The ADC 12 receives a plurality of engine parameter inputs such as manifold vacuum, atmospheric pressure, coolant temperature, manifold mixture temperature and inlet air temperature. The A to D conversion process is initiated on command from the MPU 10 which selects the input channel to be converted. At the end of the conversion cycle the ADC 12 generates an interrupt after which the data is read over the data bus 26 on command from the MPU 10. The ROM 14 contains the program for operating the MPU 10 and further includes appropriate engine control data in the form of look-up tables which define the pulse width of output control signal waveforms based on engine input data. The look-up table data may be obtained experimentally or derived analytically. The data defining pulse width is 12 bits and is combined with a 4 bit code specifying the frequency to form a 16 bit control word. To conserve memory the 4 bit code, which will of course be the same for a plurality of pulse widths, may be added after accessing the pulse width data. The combined 16 bit control word is transferred to the ECU 18 for generation of various output signals for controlling engine operating conditions. The ECU may also receive inputs from the vehicle of a variable frequency character such as those relating to vehicle speed and engine RPM.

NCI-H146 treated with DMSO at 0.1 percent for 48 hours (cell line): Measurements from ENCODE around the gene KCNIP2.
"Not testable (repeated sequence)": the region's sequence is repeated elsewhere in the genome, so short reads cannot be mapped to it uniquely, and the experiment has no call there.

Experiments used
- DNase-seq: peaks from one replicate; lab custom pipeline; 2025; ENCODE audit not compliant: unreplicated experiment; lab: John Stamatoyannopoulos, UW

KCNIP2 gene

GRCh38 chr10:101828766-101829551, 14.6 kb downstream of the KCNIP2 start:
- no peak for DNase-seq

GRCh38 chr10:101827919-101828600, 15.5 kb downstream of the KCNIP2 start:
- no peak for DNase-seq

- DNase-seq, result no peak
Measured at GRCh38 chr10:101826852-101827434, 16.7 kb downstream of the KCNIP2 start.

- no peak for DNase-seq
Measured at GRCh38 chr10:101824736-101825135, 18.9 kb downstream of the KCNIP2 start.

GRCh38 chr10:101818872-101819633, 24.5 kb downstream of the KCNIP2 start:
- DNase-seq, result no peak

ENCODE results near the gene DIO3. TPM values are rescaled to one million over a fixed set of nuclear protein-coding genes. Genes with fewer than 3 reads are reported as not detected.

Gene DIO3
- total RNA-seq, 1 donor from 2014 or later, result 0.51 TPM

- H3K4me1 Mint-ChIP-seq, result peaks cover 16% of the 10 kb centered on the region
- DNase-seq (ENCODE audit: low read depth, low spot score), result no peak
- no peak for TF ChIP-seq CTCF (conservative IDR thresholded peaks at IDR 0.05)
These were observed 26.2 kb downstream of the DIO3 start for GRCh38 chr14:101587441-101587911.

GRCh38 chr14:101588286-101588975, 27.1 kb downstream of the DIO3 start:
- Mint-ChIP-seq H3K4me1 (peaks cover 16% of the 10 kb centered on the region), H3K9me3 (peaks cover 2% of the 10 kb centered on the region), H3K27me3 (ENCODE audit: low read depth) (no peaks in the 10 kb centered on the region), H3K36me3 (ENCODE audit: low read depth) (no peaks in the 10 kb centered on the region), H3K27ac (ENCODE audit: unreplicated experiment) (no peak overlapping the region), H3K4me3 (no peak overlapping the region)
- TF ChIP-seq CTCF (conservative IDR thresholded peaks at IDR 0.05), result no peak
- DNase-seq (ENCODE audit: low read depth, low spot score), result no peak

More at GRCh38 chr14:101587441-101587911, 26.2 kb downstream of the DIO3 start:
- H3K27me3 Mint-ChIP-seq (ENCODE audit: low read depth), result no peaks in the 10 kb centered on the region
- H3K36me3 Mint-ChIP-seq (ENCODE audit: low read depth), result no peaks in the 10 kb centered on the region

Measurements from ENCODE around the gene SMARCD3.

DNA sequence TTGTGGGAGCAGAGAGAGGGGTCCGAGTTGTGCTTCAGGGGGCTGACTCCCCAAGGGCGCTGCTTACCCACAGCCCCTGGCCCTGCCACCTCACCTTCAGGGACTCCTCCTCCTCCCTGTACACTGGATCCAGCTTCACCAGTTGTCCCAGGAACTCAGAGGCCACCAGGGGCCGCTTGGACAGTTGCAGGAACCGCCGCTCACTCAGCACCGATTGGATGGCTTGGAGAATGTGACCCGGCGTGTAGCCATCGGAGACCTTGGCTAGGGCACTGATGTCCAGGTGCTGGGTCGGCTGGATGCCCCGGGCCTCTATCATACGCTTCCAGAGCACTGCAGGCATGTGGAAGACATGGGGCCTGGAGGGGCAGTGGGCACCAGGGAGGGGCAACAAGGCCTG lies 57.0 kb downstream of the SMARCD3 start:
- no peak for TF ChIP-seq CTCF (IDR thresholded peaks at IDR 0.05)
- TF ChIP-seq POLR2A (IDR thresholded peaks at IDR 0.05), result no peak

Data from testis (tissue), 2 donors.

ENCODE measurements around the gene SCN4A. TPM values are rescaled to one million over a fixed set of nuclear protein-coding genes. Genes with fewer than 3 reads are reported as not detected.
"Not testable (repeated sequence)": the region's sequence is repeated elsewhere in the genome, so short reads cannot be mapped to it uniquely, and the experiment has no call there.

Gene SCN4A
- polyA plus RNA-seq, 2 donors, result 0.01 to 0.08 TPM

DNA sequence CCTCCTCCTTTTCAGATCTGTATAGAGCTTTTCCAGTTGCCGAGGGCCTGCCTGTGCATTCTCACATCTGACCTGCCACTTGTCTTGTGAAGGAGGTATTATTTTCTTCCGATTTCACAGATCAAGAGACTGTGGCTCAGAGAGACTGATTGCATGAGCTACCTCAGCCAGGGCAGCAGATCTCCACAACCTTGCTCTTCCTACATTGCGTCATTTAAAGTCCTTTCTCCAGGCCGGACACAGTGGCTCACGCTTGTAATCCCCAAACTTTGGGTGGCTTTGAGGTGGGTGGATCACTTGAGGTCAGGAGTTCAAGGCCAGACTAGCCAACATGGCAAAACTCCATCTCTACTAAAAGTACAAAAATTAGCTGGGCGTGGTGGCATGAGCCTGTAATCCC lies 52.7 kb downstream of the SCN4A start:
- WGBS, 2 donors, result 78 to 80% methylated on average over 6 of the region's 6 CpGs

Referring now to FIG. 2, one embodiment of the invention is disclosed which includes hardware dedicated to generation of a plurality of pulse width modulated output signals whose frequency is program-selected. The apparatus comprises a 16 bit read/write memory generally designated 28 shown as comprising a pair of interconnected 8 bit RAM's 30 and 32. The memory 28 is addressable internally of the ECU 18 by means of a three stage address register 34 or externally of the ECU 18 by the MPU 10 over address bus 24. Addresses from the register 34 or MPU 10 are selectively fed to the memory 28 through multiplexer 36 which is controlled from chip select logic 38 through a flip-flop 40. The Q output of the flip-flop 40 controls the multiplexer 36 while the Q* output provides read/write control of the memory 28. A 16 bit internal ECU data bus 42 is coupled with the MPU data bus 26 through a data bus interface, not shown, which permits the two 8 bit bytes of a 16 bit control word to be transferred to the ECU 18 on successive MPU cycles and loaded into memory 28 simultaneously with transfer of the second byte. Thus, when the ECU 18 is selected by the MPU 10 for data transfer, the memory 28 is placed in the write mode and the data on the bus 42 is written in the memory location defined by the address on the bus 24. Each of the control words which control the pulse width and frequency of respective ones of a plurality of output signals, designated PWM1-PWM5, are loaded into respective locations in the memory 28 from the MPU 10. The address register 34 is enabled by a rise detector generally designated 48 and address control logic generally designated 50. The rise detector 48 includes D-type flip-flops 52 and 54 and gates 44 and 46. The input to the flip-flop 52 is from timing logic 56 which responds to the CLK input from MPU 10, which may be 1.024 KHz for example, and produces a 64 KHz signal as well as φ1 and φ2 timing signals at 1.024 MHz. The address control logic 50 includes a JK flip-flop 58 and a gate 59. The address register 34 is normally enabled at the 64 KHz rate, however, when the ECU 18 is selected by the MPU 10 the read/write line from the Q* output of the flip-flop 40 goes low and halts generation of internal addressing by disabling gates 44 and 59. The address register is enabled from the Q output of flip-flop 58 when the rising edge of the 64 KHz signal is detected by the detector 48. After being enabled the register 34 is clocked by φ2 to sequence through its eight binary states to produce eight addresses whereupon the register 34 is reset from the flip-flop 58. In the particular embodiment shown only five of the eight addresses are used.